Catechu



any of several astringent substances obtained from various tropical plants, especially from the wood of two East Indian acacias, Acacia catechu and A. suma: used in medicine, dyeing, tanning, etc.
Historical Examples

The extract is an efficient substitute for catechu and kino.
Cooley’s Practical Receipts, Volume II Arnold Cooley

For other dyes cotton has a special attraction, such as catechu.
Vegetable Dyes Ethel M. Mairet

A strong decoction of catechu; the shade may be varied by the cautious addition of a little weak solution of bichromate of potash.
Cooley’s Cyclopdia of Practical Receipts and Collateral Information in the Arts, Manufactures, Professions, and Trades…, Sixth Edition, Volume I Arnold Cooley

With some dyes a separate bath is needed, such as with Camwood or catechu.
Vegetable Dyes Ethel M. Mairet

Cotton is usually dyed by boiling it for about one hour in a decoction of catechu (100%) containing copper sulphate (5%).
Encyclopaedia Britannica, 11th Edition, Volume 8, Slice 8 Various

catechu and Betelleaf are chewed for this purpose by the natives of the East.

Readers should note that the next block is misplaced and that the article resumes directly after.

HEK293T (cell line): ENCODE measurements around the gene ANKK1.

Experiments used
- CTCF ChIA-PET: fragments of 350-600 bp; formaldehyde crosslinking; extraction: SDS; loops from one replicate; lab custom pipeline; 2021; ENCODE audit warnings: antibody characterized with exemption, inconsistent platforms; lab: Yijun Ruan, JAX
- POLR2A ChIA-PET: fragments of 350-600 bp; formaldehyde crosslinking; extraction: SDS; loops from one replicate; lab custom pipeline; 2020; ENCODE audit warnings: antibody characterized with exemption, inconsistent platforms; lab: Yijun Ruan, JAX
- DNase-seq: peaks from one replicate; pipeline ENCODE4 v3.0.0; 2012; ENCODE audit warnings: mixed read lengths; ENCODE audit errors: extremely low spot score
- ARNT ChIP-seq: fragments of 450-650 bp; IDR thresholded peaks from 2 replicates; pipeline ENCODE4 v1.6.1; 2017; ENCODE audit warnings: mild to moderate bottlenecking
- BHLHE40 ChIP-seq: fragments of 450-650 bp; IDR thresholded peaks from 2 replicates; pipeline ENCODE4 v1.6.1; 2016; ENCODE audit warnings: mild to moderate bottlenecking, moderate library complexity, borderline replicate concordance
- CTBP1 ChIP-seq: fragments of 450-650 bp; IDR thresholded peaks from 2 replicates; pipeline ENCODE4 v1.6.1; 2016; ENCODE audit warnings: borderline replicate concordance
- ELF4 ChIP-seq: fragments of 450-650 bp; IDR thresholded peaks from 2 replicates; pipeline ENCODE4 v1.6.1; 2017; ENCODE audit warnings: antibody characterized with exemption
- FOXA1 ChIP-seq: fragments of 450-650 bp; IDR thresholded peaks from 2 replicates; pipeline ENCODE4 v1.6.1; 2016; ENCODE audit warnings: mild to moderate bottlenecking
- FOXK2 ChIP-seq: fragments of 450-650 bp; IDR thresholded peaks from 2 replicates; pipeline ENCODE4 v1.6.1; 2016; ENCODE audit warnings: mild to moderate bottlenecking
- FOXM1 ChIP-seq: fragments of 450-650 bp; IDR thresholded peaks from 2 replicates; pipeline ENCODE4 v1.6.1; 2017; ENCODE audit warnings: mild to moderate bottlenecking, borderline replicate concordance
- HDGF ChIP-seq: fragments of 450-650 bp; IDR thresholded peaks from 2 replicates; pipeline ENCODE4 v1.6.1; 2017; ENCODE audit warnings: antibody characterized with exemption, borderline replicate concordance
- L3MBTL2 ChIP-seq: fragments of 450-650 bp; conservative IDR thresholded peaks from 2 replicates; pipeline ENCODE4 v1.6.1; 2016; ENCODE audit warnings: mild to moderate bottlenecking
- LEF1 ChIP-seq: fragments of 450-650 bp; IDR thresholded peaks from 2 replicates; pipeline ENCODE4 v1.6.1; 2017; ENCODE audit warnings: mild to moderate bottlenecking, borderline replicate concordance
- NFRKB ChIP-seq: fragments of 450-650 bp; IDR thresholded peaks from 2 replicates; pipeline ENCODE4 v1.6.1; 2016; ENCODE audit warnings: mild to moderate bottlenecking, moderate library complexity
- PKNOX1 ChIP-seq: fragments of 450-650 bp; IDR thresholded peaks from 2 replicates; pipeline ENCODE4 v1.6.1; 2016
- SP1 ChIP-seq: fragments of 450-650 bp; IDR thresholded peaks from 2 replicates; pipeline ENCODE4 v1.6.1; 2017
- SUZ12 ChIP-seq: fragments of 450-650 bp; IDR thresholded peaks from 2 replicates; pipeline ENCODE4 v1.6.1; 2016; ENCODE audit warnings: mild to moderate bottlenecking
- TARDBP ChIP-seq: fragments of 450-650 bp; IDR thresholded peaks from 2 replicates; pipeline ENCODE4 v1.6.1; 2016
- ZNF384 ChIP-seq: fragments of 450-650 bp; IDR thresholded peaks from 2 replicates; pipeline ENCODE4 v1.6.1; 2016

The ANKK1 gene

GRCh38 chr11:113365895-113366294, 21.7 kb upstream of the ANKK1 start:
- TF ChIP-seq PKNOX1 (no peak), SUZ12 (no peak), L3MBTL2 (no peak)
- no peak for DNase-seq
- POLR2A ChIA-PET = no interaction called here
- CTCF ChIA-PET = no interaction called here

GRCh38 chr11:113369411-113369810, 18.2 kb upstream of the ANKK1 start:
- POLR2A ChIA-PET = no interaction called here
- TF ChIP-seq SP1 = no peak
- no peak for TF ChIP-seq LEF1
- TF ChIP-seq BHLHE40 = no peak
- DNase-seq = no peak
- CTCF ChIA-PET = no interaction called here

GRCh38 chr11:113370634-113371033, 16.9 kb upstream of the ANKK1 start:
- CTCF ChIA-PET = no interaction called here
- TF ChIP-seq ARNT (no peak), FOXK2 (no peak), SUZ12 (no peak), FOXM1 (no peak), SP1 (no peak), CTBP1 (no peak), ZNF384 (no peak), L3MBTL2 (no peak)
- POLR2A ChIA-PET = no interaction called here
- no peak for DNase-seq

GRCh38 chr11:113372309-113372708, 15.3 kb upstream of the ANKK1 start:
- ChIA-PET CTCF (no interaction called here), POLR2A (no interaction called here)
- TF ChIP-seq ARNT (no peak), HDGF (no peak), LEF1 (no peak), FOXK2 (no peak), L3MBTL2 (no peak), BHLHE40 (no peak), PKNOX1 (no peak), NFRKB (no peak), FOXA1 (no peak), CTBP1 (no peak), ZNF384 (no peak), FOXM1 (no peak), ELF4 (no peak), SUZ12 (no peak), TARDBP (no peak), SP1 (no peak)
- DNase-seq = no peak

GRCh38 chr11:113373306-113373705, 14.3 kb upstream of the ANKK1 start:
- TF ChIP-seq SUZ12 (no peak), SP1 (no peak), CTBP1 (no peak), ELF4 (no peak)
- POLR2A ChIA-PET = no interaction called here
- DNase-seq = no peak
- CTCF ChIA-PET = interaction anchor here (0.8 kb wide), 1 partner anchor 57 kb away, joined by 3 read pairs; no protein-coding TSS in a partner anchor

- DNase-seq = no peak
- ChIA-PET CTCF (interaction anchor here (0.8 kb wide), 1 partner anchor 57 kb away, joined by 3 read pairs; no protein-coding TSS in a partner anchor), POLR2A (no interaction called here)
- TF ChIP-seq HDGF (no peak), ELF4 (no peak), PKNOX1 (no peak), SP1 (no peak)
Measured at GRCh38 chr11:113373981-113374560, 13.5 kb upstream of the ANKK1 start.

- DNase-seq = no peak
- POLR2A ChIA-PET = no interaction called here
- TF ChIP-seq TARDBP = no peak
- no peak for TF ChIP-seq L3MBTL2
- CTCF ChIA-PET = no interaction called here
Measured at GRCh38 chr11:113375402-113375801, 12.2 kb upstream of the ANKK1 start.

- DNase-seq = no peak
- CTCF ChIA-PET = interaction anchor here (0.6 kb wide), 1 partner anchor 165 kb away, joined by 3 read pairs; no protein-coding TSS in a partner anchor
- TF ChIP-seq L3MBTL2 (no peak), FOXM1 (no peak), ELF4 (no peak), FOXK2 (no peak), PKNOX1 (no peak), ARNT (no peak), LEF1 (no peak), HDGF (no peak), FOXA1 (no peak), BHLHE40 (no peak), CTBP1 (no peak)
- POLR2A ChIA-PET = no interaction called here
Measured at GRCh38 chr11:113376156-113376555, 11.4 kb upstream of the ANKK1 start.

The Action of Medicines in the System Frederick William Headland

The fruit, when tender, is masticated like the Areca catechu.
The Philippine Islands John Foreman

catechu, or terra japonica, in powder or solution, is also sometimes added to give a roughness to the spirit.
Cooley’s Cyclopdia of Practical Receipts and Collateral Information in the Arts, Manufactures, Professions, and Trades…, Sixth Edition, Volume I Arnold Cooley

Turmeric, orchil, catechu, and indigo carmine are all extremely fugitive.
Scientific American Supplement, No. 810, July 11, 1891 Various

The syrup of krameria is the least objectionable, and catechu and krameria are made into troches which are sometimes available.
A System of Practical Medicine By American Authors, Vol. II Various

noun
a water-soluble astringent resinous substance obtained from any of certain tropical plants, esp the leguminous tree Acacia catechu of S Asia, and used in medicine, tanning, and dyeing See also gambier

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